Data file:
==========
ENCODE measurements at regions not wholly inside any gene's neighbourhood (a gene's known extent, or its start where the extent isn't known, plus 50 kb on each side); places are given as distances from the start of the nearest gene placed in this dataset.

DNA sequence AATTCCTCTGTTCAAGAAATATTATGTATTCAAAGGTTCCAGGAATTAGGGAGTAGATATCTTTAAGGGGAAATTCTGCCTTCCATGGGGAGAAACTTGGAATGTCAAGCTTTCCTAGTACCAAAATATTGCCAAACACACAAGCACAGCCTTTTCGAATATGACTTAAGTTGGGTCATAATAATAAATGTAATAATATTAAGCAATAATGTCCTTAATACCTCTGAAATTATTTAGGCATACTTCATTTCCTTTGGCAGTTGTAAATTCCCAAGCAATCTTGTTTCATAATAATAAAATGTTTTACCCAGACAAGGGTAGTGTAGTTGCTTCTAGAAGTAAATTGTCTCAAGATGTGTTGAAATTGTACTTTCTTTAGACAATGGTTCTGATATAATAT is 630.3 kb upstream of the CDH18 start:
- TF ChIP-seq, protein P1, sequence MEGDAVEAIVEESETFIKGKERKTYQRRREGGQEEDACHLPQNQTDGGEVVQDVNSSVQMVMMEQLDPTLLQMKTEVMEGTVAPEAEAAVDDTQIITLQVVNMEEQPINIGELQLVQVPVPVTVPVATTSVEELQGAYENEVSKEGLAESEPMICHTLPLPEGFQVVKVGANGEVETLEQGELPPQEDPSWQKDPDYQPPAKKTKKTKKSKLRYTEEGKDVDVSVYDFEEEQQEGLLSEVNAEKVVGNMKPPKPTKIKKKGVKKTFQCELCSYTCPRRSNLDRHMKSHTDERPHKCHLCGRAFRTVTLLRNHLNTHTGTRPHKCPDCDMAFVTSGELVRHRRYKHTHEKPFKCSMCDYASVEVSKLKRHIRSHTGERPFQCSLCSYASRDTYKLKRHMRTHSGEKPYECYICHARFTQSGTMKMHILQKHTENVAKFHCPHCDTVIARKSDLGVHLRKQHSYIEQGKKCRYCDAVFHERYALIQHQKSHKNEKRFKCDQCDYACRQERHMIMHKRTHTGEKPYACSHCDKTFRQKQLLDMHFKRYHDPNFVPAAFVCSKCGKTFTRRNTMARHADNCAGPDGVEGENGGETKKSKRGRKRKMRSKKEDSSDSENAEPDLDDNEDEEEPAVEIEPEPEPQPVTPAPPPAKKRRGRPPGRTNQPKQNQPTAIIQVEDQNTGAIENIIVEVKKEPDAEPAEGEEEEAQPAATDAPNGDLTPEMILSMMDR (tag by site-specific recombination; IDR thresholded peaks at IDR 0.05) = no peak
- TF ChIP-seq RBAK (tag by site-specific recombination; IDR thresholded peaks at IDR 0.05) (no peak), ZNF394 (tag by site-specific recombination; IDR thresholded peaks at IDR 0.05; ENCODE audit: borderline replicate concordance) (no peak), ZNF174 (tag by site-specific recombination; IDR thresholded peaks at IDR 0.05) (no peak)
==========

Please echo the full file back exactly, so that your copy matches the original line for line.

ENCODE measurements at regions not wholly inside any gene's neighbourhood (a gene's known extent, or its start where the extent isn't known, plus 50 kb on each side); places are given as distances from the start of the nearest gene placed in this dataset.

DNA sequence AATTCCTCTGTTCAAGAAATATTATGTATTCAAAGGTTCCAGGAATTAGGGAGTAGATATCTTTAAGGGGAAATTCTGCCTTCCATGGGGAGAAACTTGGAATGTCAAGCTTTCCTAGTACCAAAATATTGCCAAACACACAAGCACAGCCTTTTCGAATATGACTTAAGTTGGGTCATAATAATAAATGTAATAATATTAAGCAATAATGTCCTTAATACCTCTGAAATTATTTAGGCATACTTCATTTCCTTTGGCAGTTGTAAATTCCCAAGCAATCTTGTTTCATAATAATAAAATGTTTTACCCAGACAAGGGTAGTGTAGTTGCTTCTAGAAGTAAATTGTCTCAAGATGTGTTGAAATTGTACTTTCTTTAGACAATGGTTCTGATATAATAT is 630.3 kb upstream of the CDH18 start:
- TF ChIP-seq, protein P1, sequence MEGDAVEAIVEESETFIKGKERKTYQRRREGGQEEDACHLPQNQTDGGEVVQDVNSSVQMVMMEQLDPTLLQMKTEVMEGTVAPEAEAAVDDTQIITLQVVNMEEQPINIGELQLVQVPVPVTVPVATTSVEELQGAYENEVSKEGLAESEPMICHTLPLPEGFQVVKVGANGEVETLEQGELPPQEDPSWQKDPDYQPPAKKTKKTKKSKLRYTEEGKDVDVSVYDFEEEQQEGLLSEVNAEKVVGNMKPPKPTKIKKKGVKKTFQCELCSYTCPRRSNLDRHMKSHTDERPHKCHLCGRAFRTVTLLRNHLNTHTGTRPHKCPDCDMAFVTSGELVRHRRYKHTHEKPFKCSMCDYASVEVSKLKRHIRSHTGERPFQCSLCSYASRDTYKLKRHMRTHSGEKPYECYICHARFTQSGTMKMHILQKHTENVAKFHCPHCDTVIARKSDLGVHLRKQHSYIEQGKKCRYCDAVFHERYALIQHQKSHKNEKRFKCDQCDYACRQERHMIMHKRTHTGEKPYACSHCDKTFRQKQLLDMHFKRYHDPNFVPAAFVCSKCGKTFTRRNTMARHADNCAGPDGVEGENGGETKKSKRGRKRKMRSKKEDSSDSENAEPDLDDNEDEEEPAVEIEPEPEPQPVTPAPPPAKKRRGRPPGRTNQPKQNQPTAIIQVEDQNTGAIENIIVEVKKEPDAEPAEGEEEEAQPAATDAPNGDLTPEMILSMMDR (tag by site-specific recombination; IDR thresholded peaks at IDR 0.05) = no peak
- TF ChIP-seq RBAK (tag by site-specific recombination; IDR thresholded peaks at IDR 0.05) (no peak), ZNF394 (tag by site-specific recombination; IDR thresholded peaks at IDR 0.05; ENCODE audit: borderline replicate concordance) (no peak), ZNF174 (tag by site-specific recombination; IDR thresholded peaks at IDR 0.05) (no peak)